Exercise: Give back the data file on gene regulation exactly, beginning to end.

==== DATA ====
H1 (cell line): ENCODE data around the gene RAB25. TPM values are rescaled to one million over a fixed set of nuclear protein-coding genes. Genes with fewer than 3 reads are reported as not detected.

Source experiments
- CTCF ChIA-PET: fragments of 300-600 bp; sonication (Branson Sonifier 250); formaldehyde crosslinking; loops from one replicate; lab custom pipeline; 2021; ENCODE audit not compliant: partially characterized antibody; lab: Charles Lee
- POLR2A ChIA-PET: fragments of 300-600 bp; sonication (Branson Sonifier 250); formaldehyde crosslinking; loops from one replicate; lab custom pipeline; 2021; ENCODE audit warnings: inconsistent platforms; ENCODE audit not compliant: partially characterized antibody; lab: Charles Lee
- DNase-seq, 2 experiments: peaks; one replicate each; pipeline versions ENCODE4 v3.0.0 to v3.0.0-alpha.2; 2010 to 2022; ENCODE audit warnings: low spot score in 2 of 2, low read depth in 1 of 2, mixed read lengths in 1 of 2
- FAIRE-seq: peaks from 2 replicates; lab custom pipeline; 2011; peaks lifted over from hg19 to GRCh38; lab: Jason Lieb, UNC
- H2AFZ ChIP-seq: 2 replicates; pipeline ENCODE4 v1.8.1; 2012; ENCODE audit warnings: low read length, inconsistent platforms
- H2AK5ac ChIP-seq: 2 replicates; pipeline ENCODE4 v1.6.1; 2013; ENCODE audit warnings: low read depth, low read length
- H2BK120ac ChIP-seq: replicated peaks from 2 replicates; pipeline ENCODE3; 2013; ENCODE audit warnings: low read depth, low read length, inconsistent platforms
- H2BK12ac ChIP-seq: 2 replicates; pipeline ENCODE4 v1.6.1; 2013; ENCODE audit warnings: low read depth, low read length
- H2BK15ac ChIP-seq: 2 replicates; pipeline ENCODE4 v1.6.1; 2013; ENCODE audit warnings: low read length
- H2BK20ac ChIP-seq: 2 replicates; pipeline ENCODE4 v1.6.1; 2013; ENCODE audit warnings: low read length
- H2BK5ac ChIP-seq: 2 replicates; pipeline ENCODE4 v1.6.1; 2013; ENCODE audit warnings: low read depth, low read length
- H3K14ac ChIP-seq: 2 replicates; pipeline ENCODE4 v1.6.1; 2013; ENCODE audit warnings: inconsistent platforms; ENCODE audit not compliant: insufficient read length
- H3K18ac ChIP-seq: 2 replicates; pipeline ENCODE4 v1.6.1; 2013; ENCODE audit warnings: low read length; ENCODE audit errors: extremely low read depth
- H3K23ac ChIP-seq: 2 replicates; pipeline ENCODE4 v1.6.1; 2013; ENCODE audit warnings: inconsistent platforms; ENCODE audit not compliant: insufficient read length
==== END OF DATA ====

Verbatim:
H1 (cell line): ENCODE data around the gene RAB25. TPM values are rescaled to one million over a fixed set of nuclear protein-coding genes. Genes with fewer than 3 reads are reported as not detected.

Source experiments
- CTCF ChIA-PET: fragments of 300-600 bp; sonication (Branson Sonifier 250); formaldehyde crosslinking; loops from one replicate; lab custom pipeline; 2021; ENCODE audit not compliant: partially characterized antibody; lab: Charles Lee
- POLR2A ChIA-PET: fragments of 300-600 bp; sonication (Branson Sonifier 250); formaldehyde crosslinking; loops from one replicate; lab custom pipeline; 2021; ENCODE audit warnings: inconsistent platforms; ENCODE audit not compliant: partially characterized antibody; lab: Charles Lee
- DNase-seq, 2 experiments: peaks; one replicate each; pipeline versions ENCODE4 v3.0.0 to v3.0.0-alpha.2; 2010 to 2022; ENCODE audit warnings: low spot score in 2 of 2, low read depth in 1 of 2, mixed read lengths in 1 of 2
- FAIRE-seq: peaks from 2 replicates; lab custom pipeline; 2011; peaks lifted over from hg19 to GRCh38; lab: Jason Lieb, UNC
- H2AFZ ChIP-seq: 2 replicates; pipeline ENCODE4 v1.8.1; 2012; ENCODE audit warnings: low read length, inconsistent platforms
- H2AK5ac ChIP-seq: 2 replicates; pipeline ENCODE4 v1.6.1; 2013; ENCODE audit warnings: low read depth, low read length
- H2BK120ac ChIP-seq: replicated peaks from 2 replicates; pipeline ENCODE3; 2013; ENCODE audit warnings: low read depth, low read length, inconsistent platforms
- H2BK12ac ChIP-seq: 2 replicates; pipeline ENCODE4 v1.6.1; 2013; ENCODE audit warnings: low read depth, low read length
- H2BK15ac ChIP-seq: 2 replicates; pipeline ENCODE4 v1.6.1; 2013; ENCODE audit warnings: low read length
- H2BK20ac ChIP-seq: 2 replicates; pipeline ENCODE4 v1.6.1; 2013; ENCODE audit warnings: low read length
- H2BK5ac ChIP-seq: 2 replicates; pipeline ENCODE4 v1.6.1; 2013; ENCODE audit warnings: low read depth, low read length
- H3K14ac ChIP-seq: 2 replicates; pipeline ENCODE4 v1.6.1; 2013; ENCODE audit warnings: inconsistent platforms; ENCODE audit not compliant: insufficient read length
- H3K18ac ChIP-seq: 2 replicates; pipeline ENCODE4 v1.6.1; 2013; ENCODE audit warnings: low read length; ENCODE audit errors: extremely low read depth
- H3K23ac ChIP-seq: 2 replicates; pipeline ENCODE4 v1.6.1; 2013; ENCODE audit warnings: inconsistent platforms; ENCODE audit not compliant: insufficient read length